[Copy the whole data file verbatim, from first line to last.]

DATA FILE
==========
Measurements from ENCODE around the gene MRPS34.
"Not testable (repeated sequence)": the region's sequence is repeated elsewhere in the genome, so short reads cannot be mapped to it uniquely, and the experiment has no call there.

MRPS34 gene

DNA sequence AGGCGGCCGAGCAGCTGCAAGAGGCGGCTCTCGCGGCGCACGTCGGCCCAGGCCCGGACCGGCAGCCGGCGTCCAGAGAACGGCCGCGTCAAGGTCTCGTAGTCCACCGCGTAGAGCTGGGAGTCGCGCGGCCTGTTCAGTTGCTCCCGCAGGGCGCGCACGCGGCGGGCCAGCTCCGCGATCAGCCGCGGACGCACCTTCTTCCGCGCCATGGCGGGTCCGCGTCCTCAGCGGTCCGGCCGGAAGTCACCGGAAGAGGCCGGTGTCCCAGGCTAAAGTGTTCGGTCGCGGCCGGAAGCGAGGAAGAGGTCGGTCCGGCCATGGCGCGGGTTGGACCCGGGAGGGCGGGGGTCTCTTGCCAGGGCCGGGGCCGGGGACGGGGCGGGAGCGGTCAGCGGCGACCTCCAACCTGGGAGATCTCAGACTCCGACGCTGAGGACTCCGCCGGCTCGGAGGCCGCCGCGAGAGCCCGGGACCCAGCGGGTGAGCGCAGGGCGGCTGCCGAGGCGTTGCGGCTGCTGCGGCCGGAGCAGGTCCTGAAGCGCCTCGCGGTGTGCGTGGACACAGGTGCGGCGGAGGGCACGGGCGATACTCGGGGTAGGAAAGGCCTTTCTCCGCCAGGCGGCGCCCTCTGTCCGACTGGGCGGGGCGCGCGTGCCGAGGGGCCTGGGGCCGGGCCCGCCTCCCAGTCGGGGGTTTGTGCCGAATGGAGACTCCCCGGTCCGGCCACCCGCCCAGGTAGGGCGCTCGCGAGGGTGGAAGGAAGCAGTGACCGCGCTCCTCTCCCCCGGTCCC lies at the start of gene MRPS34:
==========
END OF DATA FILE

Measurements from ENCODE around the gene MRPS34.
"Not testable (repeated sequence)": the region's sequence is repeated elsewhere in the genome, so short reads cannot be mapped to it uniquely, and the experiment has no call there.

MRPS34 gene

DNA sequence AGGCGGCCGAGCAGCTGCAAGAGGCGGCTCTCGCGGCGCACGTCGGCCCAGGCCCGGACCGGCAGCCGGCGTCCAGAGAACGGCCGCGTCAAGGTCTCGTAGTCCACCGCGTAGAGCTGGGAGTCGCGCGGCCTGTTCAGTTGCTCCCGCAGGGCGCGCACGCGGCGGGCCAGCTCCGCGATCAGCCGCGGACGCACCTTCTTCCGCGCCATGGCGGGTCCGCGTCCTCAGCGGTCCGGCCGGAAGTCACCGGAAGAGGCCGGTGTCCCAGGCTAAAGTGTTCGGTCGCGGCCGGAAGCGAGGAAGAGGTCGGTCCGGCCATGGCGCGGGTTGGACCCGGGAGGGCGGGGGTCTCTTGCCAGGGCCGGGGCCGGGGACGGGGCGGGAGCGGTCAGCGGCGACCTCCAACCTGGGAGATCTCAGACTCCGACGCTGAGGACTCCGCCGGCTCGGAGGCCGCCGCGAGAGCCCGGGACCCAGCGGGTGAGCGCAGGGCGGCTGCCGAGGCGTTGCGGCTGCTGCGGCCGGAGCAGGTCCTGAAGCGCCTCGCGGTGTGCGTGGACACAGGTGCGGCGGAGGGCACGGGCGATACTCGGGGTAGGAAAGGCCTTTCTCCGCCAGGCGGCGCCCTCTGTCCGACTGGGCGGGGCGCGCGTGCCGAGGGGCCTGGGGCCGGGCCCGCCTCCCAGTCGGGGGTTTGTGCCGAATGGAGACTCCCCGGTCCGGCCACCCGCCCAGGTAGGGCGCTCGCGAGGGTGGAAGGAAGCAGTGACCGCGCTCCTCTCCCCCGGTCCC lies at the start of gene MRPS34: